If You Are A Christian, You Believe In God’s Sovereignty – Here’s Why

Posted: May 30, 2014 in Christian Living, Theology

prayer_0The idea of God’s sovereignty raises many questions for Christians. In fact, one of the central “in-house” debates among Southern Baptist is regarding the extent of God’s sovereignty in the salvation of man. I do not here want to wade into those waters and discuss the merits of both sides; however, I would like to show why I believe all Christians do in fact believe in God’s sovereignty over the world.

There are two specific ways in which Christians, despite their doctrinal proclamations, show their belief in the sovereignty of God. First, you pray for God to do things in your life. You pray that he will take action over some event, whether it be a situation in your life or the conversion of someone. Your prayer indicates that God can do something about your petition. Here the words of J.I. Packer: “The recognition of God’s sovereignty is the basis of your prayers. The prayer of a Christian is not an attempt to force God’s hand, but a humble acknowledgement of helplessness and dependence. When we are on our knees, we know that it is not we who control the world; it is not in our power, therefore, to supply our needs by our own independent efforts. Every good thing that we desire for ourselves and for others must be sought from God, and will come, if it comes at all, as a gift from His hands.” If God does not have the power or authority to act, then why would you even pray?

Second, you give thanks to God for your conversion. True believers thank God for the mercy that has been shown them in Christ. As we look inward, we know we have no right to take any of the credit for our salvation. Our salvation is a gift of God. Here again Packer is helpful.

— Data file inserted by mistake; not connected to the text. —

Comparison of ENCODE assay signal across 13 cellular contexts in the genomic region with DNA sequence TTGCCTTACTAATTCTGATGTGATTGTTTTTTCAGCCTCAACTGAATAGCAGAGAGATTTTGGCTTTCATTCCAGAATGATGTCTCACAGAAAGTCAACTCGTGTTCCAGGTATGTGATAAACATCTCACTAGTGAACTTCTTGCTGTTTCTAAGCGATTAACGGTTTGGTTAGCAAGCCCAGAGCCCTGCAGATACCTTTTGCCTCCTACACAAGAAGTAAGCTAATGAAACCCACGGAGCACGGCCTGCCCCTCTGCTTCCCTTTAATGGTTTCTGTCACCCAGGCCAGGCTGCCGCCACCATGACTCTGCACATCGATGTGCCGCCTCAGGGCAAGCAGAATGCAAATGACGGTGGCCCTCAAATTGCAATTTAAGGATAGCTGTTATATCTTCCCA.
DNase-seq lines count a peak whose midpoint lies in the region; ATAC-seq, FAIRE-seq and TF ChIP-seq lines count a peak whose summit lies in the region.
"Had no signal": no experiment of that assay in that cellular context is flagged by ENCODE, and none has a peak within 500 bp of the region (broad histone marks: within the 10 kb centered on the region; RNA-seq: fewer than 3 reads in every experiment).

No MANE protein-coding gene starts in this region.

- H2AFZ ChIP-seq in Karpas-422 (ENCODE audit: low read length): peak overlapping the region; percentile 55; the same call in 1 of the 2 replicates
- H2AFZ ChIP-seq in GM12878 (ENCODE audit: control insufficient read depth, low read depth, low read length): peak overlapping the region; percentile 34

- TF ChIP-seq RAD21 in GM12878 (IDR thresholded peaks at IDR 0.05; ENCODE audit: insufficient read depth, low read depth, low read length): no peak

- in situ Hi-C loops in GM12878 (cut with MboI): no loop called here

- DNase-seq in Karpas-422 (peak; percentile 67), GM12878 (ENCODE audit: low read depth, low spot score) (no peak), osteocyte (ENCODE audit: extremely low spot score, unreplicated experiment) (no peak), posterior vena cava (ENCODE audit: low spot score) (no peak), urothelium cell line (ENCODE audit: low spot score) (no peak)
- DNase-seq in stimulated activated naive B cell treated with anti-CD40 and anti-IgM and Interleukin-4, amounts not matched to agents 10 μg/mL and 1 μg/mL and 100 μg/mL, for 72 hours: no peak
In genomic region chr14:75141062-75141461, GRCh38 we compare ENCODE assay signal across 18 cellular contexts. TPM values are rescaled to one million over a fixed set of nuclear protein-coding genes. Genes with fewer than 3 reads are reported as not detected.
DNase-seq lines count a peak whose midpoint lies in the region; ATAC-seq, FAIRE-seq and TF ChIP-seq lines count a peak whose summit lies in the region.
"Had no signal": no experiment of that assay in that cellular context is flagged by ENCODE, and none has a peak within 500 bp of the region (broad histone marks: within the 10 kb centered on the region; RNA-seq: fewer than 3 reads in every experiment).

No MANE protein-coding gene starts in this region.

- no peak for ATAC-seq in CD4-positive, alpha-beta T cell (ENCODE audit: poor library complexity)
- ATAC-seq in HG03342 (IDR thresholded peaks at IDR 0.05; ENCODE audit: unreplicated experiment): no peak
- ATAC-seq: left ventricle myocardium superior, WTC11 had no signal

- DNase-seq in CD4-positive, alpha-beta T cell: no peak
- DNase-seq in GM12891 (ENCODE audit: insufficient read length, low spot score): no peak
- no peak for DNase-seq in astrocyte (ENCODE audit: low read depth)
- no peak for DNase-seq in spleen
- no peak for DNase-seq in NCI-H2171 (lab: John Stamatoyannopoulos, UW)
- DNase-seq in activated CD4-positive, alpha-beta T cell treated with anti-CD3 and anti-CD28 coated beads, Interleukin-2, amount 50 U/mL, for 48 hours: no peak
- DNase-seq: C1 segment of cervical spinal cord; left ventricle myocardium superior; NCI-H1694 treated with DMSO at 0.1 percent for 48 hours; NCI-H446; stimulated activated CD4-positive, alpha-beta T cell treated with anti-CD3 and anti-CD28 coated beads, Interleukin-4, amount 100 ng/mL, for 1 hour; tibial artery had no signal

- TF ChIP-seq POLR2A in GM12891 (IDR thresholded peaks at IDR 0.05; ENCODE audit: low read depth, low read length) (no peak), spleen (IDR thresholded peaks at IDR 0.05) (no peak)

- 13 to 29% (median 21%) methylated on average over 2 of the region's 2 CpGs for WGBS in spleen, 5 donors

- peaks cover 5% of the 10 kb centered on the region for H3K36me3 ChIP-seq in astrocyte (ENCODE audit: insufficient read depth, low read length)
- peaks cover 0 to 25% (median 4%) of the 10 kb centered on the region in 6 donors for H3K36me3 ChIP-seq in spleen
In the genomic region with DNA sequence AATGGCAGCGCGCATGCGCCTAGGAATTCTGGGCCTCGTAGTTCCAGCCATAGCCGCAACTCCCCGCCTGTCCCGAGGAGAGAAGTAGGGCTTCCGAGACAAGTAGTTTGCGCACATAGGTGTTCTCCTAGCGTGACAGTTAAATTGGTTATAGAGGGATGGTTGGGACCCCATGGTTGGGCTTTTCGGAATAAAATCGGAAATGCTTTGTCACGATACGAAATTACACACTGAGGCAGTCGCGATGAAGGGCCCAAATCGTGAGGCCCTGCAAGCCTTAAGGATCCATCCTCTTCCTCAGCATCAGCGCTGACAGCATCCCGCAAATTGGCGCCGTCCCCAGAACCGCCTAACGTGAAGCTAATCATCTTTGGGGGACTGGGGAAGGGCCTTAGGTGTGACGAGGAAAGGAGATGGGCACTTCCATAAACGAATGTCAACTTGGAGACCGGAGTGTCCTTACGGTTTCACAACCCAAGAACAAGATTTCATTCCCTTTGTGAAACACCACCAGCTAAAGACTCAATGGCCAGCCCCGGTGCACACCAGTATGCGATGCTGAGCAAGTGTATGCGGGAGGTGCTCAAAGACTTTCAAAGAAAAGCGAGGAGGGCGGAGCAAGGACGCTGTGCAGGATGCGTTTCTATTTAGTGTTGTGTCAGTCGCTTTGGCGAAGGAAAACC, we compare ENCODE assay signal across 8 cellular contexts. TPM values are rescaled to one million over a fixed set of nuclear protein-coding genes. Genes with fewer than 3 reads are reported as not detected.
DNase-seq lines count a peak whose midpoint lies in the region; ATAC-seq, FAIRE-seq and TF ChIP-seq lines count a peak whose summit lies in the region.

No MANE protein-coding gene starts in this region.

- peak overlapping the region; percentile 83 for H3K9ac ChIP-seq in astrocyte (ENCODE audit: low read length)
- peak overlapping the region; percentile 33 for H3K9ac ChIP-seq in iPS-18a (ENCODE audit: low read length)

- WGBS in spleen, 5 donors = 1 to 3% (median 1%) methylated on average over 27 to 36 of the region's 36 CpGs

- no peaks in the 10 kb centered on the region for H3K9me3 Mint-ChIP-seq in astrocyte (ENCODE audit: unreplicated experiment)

You give God thanks for your conversion. Now why do you do that? Because you know in your heart that God was entirely responsible for it. You did not save yourself; He saved you. Your thanksgiving is itself an acknowledgment that your conversion was not your own work, but His work. You do not put it down to chance or accident that you came under Christian influence when you did. You do not put it down to chance or accident that you attended a Christian church, that you heard the Christian gospel, that you had Christian friends and, perhaps, a Christian home, that the Bible fell into your hands, that you saw your need of Christ and came to trust Him as your Savior. You do not attribute your repenting and believing to your own wisdom, or prudence, or sound judgment, or good sense. Perhaps, in the days when you were seeking Christ, you labored and strove hard, read and pondered much, but all that outlay of effort did not make your conversion your own work. Your act of faith when you closed with Christ was yours in the sense that it was you who performed it; but that does not mean that you saved yourself. In fact, it never occurs to you to suppose that you saved yourself.

Now for those who those of you who want to also maintain a high view of man’s responsibility and free will (of which I do), there is no reason for you to object to what has been said. Man must labor for his salvation, he must evangelize, and he must be obedient to God’s commands. We labor knowing the outcomes are in the hands of God. So upholding this high view of sovereignty does not rope you into denying man’s responsibility. Embrace both, for they are both true.

Jordan

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